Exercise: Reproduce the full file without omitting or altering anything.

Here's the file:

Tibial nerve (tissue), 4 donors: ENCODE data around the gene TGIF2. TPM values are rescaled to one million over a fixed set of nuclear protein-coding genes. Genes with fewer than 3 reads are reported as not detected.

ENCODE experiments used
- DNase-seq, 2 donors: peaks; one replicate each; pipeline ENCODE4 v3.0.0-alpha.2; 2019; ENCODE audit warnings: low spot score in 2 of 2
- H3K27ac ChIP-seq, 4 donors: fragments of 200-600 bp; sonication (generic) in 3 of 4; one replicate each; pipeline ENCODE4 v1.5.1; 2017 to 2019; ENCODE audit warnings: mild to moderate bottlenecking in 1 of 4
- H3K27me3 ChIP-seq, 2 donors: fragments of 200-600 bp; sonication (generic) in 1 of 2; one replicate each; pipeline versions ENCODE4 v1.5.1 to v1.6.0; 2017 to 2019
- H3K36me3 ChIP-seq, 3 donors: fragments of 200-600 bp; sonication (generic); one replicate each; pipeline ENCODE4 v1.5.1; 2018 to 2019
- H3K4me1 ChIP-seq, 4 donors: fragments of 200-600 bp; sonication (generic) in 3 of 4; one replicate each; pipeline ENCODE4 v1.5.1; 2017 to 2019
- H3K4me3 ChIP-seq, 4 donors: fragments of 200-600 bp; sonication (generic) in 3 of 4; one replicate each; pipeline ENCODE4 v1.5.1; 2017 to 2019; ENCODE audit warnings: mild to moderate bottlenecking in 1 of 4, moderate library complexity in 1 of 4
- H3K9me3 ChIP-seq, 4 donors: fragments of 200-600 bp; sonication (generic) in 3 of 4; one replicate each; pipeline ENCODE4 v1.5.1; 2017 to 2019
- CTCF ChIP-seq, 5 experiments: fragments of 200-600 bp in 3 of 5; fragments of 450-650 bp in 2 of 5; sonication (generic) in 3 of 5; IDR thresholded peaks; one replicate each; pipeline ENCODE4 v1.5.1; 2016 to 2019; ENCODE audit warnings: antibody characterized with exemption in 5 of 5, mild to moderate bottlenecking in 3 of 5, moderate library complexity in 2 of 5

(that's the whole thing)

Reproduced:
Tibial nerve (tissue), 4 donors: ENCODE data around the gene TGIF2. TPM values are rescaled to one million over a fixed set of nuclear protein-coding genes. Genes with fewer than 3 reads are reported as not detected.

ENCODE experiments used
- DNase-seq, 2 donors: peaks; one replicate each; pipeline ENCODE4 v3.0.0-alpha.2; 2019; ENCODE audit warnings: low spot score in 2 of 2
- H3K27ac ChIP-seq, 4 donors: fragments of 200-600 bp; sonication (generic) in 3 of 4; one replicate each; pipeline ENCODE4 v1.5.1; 2017 to 2019; ENCODE audit warnings: mild to moderate bottlenecking in 1 of 4
- H3K27me3 ChIP-seq, 2 donors: fragments of 200-600 bp; sonication (generic) in 1 of 2; one replicate each; pipeline versions ENCODE4 v1.5.1 to v1.6.0; 2017 to 2019
- H3K36me3 ChIP-seq, 3 donors: fragments of 200-600 bp; sonication (generic); one replicate each; pipeline ENCODE4 v1.5.1; 2018 to 2019
- H3K4me1 ChIP-seq, 4 donors: fragments of 200-600 bp; sonication (generic) in 3 of 4; one replicate each; pipeline ENCODE4 v1.5.1; 2017 to 2019
- H3K4me3 ChIP-seq, 4 donors: fragments of 200-600 bp; sonication (generic) in 3 of 4; one replicate each; pipeline ENCODE4 v1.5.1; 2017 to 2019; ENCODE audit warnings: mild to moderate bottlenecking in 1 of 4, moderate library complexity in 1 of 4
- H3K9me3 ChIP-seq, 4 donors: fragments of 200-600 bp; sonication (generic) in 3 of 4; one replicate each; pipeline ENCODE4 v1.5.1; 2017 to 2019
- CTCF ChIP-seq, 5 experiments: fragments of 200-600 bp in 3 of 5; fragments of 450-650 bp in 2 of 5; sonication (generic) in 3 of 5; IDR thresholded peaks; one replicate each; pipeline ENCODE4 v1.5.1; 2016 to 2019; ENCODE audit warnings: antibody characterized with exemption in 5 of 5, mild to moderate bottlenecking in 3 of 5, moderate library complexity in 2 of 5